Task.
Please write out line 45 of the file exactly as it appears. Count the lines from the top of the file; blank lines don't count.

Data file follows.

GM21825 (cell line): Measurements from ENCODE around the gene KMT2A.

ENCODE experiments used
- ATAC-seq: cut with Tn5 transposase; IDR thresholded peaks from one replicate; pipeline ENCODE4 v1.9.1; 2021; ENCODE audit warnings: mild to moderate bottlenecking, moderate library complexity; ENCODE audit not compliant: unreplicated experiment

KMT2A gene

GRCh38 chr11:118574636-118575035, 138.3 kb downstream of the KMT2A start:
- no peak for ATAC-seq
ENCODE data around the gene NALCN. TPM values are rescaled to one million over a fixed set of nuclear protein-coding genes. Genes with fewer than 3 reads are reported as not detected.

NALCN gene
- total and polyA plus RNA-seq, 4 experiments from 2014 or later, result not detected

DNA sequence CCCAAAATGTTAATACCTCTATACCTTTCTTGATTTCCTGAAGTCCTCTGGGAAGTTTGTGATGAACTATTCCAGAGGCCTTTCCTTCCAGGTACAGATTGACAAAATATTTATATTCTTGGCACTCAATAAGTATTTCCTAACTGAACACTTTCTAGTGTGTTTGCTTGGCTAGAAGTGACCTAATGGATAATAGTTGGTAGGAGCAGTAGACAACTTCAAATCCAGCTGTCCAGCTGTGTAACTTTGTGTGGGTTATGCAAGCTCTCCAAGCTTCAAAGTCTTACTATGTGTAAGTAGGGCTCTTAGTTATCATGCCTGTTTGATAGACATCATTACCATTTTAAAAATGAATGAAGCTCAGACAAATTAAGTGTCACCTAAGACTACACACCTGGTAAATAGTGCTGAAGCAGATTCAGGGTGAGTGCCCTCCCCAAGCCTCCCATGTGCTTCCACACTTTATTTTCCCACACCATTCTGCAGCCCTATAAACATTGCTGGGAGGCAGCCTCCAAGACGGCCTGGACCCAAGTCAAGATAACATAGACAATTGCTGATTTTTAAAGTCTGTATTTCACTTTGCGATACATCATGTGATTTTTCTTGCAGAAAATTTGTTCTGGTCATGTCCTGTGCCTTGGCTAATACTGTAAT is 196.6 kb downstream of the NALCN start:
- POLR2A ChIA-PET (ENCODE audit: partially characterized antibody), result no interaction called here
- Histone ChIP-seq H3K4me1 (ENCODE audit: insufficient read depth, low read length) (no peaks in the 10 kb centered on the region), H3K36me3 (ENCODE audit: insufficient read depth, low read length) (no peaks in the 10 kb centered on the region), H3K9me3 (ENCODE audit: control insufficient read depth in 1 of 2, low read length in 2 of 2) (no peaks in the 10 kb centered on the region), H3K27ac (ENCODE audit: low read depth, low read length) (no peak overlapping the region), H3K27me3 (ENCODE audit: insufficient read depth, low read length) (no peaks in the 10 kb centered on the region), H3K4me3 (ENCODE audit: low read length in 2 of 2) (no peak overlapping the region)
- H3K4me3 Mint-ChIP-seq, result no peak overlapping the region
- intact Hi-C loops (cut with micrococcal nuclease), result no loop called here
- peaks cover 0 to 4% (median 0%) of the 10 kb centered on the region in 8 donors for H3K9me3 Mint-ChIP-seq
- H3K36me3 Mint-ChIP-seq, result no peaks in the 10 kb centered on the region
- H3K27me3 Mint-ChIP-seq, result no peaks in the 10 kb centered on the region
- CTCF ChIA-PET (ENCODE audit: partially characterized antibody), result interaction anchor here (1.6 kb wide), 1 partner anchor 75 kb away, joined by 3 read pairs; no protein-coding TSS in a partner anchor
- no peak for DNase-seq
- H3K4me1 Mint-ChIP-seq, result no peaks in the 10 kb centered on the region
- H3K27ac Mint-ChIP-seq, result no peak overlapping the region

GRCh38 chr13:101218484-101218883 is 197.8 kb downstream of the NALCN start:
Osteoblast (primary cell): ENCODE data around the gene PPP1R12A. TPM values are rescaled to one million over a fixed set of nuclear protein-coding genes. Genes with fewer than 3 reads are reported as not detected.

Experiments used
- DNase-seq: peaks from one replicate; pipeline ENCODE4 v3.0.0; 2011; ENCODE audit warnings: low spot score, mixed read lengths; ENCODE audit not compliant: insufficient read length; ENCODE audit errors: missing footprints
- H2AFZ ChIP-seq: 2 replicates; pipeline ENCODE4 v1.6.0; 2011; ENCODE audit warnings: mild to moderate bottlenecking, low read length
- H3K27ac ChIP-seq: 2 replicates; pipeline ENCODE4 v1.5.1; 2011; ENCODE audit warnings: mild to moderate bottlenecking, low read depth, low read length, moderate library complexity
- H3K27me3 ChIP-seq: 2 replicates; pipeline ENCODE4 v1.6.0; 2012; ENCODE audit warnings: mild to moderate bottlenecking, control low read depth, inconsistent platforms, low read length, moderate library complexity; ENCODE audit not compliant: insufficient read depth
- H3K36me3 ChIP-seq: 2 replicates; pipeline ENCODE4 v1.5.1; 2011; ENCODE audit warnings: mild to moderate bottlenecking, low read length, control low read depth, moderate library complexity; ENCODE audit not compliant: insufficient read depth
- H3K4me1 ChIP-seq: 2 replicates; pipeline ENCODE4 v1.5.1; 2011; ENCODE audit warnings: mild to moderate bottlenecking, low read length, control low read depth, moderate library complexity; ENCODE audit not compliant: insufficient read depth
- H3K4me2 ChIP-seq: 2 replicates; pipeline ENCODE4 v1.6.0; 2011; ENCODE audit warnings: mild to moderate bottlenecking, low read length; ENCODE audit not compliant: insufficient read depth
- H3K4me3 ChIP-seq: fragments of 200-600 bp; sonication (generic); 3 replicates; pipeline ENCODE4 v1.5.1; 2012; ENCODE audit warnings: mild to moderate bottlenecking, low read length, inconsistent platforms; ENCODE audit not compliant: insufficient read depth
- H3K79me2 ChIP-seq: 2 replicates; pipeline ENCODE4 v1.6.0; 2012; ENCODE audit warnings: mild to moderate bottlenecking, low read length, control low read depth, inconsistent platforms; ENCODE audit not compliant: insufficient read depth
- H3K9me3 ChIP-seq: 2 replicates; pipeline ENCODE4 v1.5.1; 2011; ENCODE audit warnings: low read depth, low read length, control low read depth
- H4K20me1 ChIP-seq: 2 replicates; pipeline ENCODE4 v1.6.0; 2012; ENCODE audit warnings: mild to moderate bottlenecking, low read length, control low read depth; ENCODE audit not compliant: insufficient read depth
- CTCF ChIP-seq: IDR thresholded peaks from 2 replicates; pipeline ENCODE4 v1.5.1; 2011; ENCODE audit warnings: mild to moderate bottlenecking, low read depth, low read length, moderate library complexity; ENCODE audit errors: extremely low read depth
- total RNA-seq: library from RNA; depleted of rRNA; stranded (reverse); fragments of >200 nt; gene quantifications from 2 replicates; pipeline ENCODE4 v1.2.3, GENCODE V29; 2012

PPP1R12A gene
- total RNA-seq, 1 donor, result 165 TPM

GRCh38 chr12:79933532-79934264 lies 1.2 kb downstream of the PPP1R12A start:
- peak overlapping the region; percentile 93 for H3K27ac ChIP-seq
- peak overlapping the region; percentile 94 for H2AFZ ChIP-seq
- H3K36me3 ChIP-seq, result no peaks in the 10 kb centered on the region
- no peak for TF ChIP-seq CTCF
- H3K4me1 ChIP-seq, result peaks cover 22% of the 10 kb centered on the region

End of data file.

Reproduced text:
- H3K4me1 ChIP-seq, result peaks cover 22% of the 10 kb centered on the region